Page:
Summing it up, I believe that VR is going to stay. The standard problem might raise some brows, with 3 companies competing but the truth is that Valve and Oculus shared the engineers to build their prototypes. Would it really be a good move by either to shut down their platform? They can own their respective market without even trying to compete on the software side: they both want the VR to succeed and without stepping on each other toes they can make it real. Currently many multi-platform products (VR on,y titles I mean) can run smoothly on both Oculus and Vive. What about Morpheus? We know that Sony has a poisoned tooth when it comes to impose standards (it goes way back to the Betamax vs VHS days) and it will try for sure to set Morpheus as THE VR device somehow. I do hope though that it will be compatible with he PC at least (as the DS4 pad is), otherwise I have the feeling it's going to set a really low standard for VR, if any at all.

Opinions aside, 2016 will be one hell of an year for gaming and tech enuthusiasts the same.
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I agree with Andrea. If not 2016, it may be 2017 or 2018, but the point is the tech is coming and will be part of our world sooner rather than later. I wonder how old the author is because I remember my father bringing home a hand calculator in the early 70s from work to show us the new tech. These hand held calculators were 200 bucks or so back in the early 70s, that is over 1000 bucks in 2015 dollars, and did that initial high price stop calculators? We saw it with color TV, the first computers, and so on and so on, initial price is not going to effect the long range adoption of a wanted technology. Hell I think $350 is kinda cheap for such a leap. Cell phones can cost twice as much as that.

VR is coming, its going to be big, its just a matter of when , not if. Anyone who thinks otherwise most be too young to simply reflect back on the last 40 years of tech. Some things are just obvious.
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Petter Solberg Freelance Writer & Artist, 3 years ago
Of course it's going to be a challenge to reach consumers, but the biggest challenge isn't going to be short-term profit but keeping the technology alive throughout the transition stage. I think it is interesting to see how people are already making use of VR in the arts, I've encountered Oculus Rifts during my gallery visits more than once. Of course, most people don't visit art galleries, but I think it shows that you can already do a lot with the technology. Perhaps thinking beyond the game retailer wouldn't be such a bad thing.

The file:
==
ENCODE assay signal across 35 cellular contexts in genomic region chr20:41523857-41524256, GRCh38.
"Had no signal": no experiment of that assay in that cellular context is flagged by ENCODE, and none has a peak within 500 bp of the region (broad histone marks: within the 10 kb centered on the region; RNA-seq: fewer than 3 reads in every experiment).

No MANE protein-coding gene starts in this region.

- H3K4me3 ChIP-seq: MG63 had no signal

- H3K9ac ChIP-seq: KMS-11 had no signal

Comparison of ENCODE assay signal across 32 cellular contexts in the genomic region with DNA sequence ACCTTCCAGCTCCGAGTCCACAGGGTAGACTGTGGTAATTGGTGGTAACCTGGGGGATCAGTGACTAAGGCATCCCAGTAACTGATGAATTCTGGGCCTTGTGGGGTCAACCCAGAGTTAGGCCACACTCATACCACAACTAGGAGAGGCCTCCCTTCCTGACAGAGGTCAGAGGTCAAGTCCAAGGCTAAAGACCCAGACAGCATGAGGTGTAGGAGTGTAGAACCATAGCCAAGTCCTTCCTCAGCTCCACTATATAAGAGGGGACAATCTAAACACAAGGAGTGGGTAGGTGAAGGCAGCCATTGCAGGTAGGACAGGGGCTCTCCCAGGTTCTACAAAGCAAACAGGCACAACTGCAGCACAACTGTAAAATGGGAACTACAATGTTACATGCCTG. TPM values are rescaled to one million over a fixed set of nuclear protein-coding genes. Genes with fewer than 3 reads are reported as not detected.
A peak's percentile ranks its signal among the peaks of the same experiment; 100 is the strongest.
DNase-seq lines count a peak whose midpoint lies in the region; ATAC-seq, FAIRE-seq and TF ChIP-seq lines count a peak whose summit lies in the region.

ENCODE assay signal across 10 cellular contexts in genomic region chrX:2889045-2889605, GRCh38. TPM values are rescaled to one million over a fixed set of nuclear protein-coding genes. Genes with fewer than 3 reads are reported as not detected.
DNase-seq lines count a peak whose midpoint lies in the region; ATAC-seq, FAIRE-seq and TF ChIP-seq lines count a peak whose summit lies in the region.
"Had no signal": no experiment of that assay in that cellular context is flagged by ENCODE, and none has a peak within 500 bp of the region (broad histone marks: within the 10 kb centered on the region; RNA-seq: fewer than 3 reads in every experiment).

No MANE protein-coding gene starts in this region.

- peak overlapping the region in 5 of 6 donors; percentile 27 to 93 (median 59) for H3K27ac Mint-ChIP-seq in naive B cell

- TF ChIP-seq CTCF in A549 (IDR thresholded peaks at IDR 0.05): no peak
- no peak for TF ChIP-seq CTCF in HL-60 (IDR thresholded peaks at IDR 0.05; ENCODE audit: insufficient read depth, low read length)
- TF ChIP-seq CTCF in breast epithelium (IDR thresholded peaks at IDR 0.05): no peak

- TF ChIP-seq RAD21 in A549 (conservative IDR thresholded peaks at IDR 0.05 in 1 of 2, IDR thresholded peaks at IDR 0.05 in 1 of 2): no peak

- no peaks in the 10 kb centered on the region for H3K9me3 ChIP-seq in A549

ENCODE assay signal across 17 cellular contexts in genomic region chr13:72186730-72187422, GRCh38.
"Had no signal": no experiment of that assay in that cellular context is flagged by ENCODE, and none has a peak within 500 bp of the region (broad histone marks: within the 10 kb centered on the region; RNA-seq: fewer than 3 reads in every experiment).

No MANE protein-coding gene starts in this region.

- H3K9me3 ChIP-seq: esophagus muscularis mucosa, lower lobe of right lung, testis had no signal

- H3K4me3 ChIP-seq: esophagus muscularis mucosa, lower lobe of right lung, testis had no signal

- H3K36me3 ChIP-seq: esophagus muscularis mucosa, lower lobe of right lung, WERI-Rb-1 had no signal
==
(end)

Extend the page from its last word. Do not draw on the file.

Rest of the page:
And let's not go back to comparing Kinect to VR. I don't really see how that's relevant, unless we're talking motion controllers, which is just one of many aspects of VR.
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Bob Johnson Studying graphics design, Northern Arizona University3 years ago
Kinect is just another tech that was hyped, made for a fun tech demo, and had its share of tradeoffs in the gaming experience, but ultimately wasn't enough to make for a gaming platform.

IT only added $100 to the cost of the X1, but still sunk the X1 until MS patched it up by removing it entirely. Consumers didn't want to pay extra for Kinect. Publishers weren't going to sink much money into supporting a feature only 1 of the 2 big consoles had

It had tradeoffs in input lag and accuracy compared to a standard controller which limited its appeal in today's games.

Everyone at the store had fun trying it out. But after the novelty wore off, reality set in and consumers moved on. IT wasn't the next coming.

I see a ton of parallels to VR.

Edited 3 times. Last edit by Bob Johnson on 9th October 2015 9:20pm

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Steve Peterson Marketing Consultant 3 years ago
I've talked to several developers working on VR titles, and they all say the same thing -- VR requires rethinking many basic parts of game design, such as on-screen interface and basic interaction (when there's quite a variety of control options). They're all excited, but there's an amazing amount of work to be done. Really great software could be available right away... or it might not appear for months, or even years. Software that's so compelling that thousands or millions of people will buy the hardware may not appear soon -- or ever.

There is great potential for VR, but when it will turn into a market where a developer can make a good profit on a VR title is a huge question. Not in 2016, I'd say. Maybe not even in 2017. So we'll need to see a lot of investment by very patient people before this becomes a large market.